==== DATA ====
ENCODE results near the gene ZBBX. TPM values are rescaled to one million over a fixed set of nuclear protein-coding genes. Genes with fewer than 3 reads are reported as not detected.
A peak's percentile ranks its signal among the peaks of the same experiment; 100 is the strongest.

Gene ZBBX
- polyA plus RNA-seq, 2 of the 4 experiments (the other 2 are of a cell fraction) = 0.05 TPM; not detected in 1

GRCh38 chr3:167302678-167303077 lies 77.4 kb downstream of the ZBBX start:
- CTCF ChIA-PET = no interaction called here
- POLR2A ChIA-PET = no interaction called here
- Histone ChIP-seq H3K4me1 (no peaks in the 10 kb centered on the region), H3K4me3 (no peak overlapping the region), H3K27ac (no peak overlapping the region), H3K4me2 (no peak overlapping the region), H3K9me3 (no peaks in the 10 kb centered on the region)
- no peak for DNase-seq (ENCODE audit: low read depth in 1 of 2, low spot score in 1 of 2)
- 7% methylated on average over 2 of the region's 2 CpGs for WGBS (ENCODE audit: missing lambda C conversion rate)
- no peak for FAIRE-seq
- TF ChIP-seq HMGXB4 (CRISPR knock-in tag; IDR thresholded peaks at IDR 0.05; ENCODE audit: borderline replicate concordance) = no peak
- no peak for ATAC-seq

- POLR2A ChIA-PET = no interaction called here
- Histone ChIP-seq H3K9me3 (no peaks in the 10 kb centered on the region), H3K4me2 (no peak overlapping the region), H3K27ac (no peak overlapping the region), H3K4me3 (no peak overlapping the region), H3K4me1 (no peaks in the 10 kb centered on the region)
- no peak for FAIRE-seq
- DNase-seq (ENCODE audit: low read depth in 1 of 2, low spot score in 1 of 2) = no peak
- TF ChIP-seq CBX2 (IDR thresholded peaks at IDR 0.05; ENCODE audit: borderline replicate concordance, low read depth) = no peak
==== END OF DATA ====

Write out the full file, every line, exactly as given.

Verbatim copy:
ENCODE results near the gene ZBBX. TPM values are rescaled to one million over a fixed set of nuclear protein-coding genes. Genes with fewer than 3 reads are reported as not detected.
A peak's percentile ranks its signal among the peaks of the same experiment; 100 is the strongest.

Gene ZBBX
- polyA plus RNA-seq, 2 of the 4 experiments (the other 2 are of a cell fraction) = 0.05 TPM; not detected in 1

GRCh38 chr3:167302678-167303077 lies 77.4 kb downstream of the ZBBX start:
- CTCF ChIA-PET = no interaction called here
- POLR2A ChIA-PET = no interaction called here
- Histone ChIP-seq H3K4me1 (no peaks in the 10 kb centered on the region), H3K4me3 (no peak overlapping the region), H3K27ac (no peak overlapping the region), H3K4me2 (no peak overlapping the region), H3K9me3 (no peaks in the 10 kb centered on the region)
- no peak for DNase-seq (ENCODE audit: low read depth in 1 of 2, low spot score in 1 of 2)
- 7% methylated on average over 2 of the region's 2 CpGs for WGBS (ENCODE audit: missing lambda C conversion rate)
- no peak for FAIRE-seq
- TF ChIP-seq HMGXB4 (CRISPR knock-in tag; IDR thresholded peaks at IDR 0.05; ENCODE audit: borderline replicate concordance) = no peak
- no peak for ATAC-seq

- POLR2A ChIA-PET = no interaction called here
- Histone ChIP-seq H3K9me3 (no peaks in the 10 kb centered on the region), H3K4me2 (no peak overlapping the region), H3K27ac (no peak overlapping the region), H3K4me3 (no peak overlapping the region), H3K4me1 (no peaks in the 10 kb centered on the region)
- no peak for FAIRE-seq
- DNase-seq (ENCODE audit: low read depth in 1 of 2, low spot score in 1 of 2) = no peak
- TF ChIP-seq CBX2 (IDR thresholded peaks at IDR 0.05; ENCODE audit: borderline replicate concordance, low read depth) = no peak